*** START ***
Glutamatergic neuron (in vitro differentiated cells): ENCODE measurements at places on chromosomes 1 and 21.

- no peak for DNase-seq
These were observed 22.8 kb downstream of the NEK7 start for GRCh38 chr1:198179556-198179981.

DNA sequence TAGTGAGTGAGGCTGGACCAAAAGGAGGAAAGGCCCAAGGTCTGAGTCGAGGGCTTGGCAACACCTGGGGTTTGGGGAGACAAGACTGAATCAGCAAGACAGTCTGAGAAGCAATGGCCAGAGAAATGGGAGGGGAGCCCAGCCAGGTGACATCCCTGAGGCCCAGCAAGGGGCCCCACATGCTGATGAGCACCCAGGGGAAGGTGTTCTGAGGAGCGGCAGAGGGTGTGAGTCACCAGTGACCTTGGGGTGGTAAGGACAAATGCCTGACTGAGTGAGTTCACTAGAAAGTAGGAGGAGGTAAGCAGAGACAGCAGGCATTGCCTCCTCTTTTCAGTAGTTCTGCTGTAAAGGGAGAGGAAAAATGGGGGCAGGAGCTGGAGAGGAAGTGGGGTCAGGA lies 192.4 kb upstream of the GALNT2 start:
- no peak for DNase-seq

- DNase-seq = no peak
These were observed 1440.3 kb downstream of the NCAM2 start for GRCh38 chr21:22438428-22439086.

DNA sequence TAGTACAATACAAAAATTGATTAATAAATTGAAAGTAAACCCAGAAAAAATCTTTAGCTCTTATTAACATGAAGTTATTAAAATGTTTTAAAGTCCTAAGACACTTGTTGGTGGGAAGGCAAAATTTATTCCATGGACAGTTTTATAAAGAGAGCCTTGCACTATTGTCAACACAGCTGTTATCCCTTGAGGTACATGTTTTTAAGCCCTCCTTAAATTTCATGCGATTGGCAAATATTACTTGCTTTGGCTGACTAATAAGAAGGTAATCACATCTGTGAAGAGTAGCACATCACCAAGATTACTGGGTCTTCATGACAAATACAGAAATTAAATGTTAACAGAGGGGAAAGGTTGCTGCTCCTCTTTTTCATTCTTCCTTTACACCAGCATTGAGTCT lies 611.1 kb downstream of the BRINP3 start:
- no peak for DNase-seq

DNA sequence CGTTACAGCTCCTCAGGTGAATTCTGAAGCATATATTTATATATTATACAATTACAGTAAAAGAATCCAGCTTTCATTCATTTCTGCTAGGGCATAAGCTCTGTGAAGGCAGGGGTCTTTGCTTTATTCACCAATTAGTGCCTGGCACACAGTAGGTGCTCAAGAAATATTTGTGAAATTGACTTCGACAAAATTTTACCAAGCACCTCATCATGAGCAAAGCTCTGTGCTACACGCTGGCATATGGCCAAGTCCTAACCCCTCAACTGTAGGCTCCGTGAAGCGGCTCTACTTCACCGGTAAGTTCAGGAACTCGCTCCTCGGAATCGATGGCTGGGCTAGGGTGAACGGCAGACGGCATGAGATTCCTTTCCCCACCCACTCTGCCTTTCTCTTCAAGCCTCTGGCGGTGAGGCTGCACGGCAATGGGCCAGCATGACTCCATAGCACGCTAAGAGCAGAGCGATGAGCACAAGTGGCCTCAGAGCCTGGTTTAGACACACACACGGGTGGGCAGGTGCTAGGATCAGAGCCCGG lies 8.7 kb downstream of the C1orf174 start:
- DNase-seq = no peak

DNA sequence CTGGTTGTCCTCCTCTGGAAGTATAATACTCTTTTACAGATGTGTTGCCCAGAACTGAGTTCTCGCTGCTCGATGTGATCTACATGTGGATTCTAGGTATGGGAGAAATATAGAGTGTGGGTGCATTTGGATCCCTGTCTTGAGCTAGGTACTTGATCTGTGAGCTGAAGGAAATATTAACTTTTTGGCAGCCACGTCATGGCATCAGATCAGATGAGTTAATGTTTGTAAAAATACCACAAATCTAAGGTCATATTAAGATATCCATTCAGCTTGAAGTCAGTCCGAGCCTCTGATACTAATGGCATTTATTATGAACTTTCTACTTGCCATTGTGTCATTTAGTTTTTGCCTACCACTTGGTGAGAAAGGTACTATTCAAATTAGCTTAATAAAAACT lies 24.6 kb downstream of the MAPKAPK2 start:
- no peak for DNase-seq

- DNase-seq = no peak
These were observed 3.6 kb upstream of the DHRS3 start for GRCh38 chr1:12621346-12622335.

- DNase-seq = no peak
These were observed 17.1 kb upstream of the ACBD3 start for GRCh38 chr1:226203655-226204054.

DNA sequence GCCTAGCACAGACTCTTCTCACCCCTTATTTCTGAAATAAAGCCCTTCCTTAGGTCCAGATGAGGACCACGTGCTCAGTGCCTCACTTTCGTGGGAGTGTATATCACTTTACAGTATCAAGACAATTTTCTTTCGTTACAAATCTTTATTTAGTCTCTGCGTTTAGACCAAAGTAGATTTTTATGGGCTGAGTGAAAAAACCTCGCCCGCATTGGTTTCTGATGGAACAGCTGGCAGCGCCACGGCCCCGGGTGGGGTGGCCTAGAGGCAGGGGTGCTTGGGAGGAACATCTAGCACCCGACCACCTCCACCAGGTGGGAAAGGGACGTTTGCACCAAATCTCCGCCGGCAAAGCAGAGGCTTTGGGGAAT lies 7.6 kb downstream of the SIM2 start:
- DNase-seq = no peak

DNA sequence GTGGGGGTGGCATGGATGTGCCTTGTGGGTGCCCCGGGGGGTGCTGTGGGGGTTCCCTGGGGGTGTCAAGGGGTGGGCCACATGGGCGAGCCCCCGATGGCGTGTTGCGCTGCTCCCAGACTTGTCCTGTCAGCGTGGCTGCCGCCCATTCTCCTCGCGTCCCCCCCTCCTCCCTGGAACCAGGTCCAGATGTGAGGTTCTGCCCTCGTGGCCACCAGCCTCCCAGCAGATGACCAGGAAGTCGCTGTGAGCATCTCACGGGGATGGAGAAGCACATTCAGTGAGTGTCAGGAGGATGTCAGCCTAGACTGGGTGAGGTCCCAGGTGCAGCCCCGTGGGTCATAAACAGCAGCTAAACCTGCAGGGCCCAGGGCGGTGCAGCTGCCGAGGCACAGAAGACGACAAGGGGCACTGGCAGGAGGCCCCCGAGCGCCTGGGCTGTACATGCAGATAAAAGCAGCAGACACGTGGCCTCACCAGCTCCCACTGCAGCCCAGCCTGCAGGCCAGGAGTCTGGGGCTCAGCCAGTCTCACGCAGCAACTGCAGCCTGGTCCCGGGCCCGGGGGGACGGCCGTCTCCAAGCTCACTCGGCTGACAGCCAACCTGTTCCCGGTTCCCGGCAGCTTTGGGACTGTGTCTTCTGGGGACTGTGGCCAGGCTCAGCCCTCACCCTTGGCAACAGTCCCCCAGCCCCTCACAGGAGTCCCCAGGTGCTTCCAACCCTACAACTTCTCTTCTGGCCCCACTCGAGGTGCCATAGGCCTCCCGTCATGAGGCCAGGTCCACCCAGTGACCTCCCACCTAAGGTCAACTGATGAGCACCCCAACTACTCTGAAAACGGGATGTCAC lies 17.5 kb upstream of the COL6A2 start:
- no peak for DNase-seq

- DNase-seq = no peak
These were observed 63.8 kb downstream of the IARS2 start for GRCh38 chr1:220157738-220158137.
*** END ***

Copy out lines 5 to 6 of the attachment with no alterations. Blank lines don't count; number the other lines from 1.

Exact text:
- no peak for DNase-seq

- DNase-seq = no peak